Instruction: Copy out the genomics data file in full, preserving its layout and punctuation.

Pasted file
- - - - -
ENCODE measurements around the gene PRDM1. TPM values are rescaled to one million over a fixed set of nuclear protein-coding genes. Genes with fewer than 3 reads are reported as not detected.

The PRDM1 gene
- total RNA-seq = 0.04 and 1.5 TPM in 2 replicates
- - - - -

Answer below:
ENCODE measurements around the gene PRDM1. TPM values are rescaled to one million over a fixed set of nuclear protein-coding genes. Genes with fewer than 3 reads are reported as not detected.

The PRDM1 gene
- total RNA-seq = 0.04 and 1.5 TPM in 2 replicates